Rashi is the most beloved biblical interpreter in the history of Judaism. The reissue of an English translation of his Torah commentary provides an opportunity to reflect on his legacy in biblical interpretation and to think about some hard issues that he first noted and that still trouble us today.1 Though Rashi lived nearly a thousand years ago, we’re still working on the problem of how to understand the “plain sense” of Scripture.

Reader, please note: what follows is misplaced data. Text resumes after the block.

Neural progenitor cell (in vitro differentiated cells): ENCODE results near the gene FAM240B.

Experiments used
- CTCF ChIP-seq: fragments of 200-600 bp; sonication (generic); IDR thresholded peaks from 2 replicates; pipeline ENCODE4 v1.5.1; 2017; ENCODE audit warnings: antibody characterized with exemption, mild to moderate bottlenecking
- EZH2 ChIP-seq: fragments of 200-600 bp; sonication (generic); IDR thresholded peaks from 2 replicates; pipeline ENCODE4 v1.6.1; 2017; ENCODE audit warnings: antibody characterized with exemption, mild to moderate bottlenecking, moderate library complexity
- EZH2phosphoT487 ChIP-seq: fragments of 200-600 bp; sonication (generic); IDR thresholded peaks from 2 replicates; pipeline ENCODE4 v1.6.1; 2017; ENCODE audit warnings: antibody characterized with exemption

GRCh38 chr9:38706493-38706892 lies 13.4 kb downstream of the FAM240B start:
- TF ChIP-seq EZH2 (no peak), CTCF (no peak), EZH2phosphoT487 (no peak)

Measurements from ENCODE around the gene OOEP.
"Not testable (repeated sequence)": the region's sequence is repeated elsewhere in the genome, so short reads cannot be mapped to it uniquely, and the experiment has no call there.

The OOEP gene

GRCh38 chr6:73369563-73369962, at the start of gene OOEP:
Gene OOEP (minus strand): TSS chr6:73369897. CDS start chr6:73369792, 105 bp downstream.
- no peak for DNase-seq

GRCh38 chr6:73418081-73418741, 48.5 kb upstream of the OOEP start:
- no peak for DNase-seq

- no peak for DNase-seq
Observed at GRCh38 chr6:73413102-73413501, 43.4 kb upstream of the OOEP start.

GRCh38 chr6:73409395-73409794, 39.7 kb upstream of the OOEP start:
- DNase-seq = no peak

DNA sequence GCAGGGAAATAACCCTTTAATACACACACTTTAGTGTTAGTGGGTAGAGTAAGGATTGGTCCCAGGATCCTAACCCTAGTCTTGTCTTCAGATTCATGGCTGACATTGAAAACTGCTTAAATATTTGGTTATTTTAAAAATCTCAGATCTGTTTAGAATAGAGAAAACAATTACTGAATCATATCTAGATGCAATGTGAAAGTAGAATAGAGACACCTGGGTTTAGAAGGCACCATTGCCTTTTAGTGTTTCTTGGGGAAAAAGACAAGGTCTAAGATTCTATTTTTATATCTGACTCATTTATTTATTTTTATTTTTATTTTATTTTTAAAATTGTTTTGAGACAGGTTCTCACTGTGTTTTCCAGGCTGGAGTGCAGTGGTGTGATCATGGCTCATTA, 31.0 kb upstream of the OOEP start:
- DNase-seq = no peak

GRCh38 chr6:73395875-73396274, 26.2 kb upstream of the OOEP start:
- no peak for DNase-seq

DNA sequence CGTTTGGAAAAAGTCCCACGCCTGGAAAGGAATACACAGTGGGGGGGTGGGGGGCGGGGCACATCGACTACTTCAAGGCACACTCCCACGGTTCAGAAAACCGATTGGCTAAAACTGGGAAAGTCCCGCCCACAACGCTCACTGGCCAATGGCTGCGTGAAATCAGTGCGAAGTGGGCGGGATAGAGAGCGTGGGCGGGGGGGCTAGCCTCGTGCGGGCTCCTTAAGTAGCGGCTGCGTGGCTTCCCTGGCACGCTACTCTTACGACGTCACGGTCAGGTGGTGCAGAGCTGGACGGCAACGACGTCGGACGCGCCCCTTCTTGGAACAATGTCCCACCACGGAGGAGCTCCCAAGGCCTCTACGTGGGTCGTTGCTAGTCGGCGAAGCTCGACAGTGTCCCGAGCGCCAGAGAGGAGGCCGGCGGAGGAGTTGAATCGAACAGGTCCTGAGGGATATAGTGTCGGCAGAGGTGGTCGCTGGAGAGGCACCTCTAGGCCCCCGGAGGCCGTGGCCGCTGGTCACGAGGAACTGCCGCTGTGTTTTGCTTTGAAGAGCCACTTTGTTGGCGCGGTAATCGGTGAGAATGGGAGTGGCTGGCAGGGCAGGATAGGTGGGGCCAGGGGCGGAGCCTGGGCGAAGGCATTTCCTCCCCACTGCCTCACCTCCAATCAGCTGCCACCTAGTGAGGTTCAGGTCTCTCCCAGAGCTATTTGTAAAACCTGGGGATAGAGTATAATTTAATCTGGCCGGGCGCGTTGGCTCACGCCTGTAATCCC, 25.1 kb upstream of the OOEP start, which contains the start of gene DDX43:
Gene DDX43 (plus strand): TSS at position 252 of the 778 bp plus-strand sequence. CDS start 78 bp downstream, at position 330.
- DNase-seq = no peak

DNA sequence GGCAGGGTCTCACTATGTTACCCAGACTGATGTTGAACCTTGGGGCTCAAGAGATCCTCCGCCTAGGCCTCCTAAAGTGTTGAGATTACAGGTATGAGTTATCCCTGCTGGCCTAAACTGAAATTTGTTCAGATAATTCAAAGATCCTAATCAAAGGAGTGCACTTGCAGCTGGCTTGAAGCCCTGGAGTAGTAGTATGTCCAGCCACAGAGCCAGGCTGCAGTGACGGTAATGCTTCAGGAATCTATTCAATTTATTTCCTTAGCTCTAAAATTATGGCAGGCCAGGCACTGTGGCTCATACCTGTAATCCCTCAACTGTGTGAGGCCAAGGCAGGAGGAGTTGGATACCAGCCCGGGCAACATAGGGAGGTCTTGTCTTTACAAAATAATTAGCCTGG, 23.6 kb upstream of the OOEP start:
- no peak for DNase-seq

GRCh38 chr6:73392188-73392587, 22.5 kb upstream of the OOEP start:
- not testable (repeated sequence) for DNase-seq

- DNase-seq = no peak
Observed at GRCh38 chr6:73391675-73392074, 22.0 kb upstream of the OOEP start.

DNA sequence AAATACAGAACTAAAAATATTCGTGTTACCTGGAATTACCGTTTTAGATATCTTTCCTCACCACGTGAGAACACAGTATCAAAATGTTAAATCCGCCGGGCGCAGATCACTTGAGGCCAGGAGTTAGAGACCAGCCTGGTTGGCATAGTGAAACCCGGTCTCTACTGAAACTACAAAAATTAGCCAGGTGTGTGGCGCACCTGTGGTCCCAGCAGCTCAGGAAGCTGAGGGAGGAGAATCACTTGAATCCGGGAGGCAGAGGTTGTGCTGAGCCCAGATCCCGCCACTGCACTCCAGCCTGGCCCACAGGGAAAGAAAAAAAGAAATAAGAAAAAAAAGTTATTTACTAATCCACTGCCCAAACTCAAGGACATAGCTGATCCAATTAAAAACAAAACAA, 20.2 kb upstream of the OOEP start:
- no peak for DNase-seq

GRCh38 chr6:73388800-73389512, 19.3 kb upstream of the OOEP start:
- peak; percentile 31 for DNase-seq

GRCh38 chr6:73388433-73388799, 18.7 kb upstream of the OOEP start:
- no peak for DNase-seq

The name Rashi is an acronym for Rabbi Shlomo Yitzhaqi, a French Jew who lived from 1040 to 1105 C.E. Rashi made his living by raising grapes and making wine—a fine trade for a Frenchman. More important than his wine, however, were his commentaries (in Hebrew) on almost every book of the Hebrew Bible and on the Babylonian Talmud. Rashi’s work became the basis for Jewish education and stimulated the writing of numerous commentaries on his commentaries. Even in traditional Jewish education today, Rashi is the chief path to knowledge of the Bible and Talmud.